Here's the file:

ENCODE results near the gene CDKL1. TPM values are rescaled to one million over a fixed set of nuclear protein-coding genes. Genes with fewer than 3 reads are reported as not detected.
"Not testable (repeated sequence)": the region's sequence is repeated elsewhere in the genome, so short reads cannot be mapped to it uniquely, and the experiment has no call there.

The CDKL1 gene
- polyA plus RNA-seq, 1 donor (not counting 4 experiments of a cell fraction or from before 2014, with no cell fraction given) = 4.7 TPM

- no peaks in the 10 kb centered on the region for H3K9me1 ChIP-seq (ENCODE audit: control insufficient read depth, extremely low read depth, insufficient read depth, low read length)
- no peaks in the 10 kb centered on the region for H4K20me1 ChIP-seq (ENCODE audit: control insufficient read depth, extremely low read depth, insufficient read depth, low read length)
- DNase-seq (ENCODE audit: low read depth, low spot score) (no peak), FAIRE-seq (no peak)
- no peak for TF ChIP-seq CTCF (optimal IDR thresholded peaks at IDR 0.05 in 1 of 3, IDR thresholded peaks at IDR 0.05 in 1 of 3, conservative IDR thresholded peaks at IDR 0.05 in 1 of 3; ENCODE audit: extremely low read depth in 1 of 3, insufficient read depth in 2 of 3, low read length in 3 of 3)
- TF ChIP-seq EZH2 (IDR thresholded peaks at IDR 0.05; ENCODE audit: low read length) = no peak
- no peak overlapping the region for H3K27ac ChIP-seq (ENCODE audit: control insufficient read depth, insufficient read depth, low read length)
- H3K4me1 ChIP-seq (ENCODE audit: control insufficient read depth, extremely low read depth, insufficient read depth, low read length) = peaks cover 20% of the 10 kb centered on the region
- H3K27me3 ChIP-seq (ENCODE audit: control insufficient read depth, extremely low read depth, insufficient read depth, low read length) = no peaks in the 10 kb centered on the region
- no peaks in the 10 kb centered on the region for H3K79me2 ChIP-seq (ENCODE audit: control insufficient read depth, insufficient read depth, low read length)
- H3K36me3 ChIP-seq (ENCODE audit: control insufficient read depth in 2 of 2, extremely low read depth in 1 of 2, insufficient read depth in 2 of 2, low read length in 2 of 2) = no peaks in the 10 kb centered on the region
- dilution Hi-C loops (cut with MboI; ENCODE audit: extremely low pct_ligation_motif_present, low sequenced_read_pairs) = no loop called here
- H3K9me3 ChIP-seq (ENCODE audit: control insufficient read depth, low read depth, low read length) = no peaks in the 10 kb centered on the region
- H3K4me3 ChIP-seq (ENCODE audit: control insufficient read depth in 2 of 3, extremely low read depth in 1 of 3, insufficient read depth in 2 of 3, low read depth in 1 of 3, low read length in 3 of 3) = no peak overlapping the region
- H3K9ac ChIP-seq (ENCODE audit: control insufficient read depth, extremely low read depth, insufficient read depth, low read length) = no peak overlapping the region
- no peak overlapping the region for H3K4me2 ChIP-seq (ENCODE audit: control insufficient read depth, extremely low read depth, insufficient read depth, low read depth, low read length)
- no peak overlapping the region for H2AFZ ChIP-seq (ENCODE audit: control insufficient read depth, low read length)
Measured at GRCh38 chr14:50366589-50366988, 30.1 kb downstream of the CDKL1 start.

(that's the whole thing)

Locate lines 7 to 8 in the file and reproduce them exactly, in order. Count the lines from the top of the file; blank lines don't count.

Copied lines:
- DNase-seq (ENCODE audit: low read depth, low spot score) (no peak), FAIRE-seq (no peak)
- no peak for TF ChIP-seq CTCF (optimal IDR thresholded peaks at IDR 0.05 in 1 of 3, IDR thresholded peaks at IDR 0.05 in 1 of 3, conservative IDR thresholded peaks at IDR 0.05 in 1 of 3; ENCODE audit: extremely low read depth in 1 of 3, insufficient read depth in 2 of 3, low read length in 3 of 3)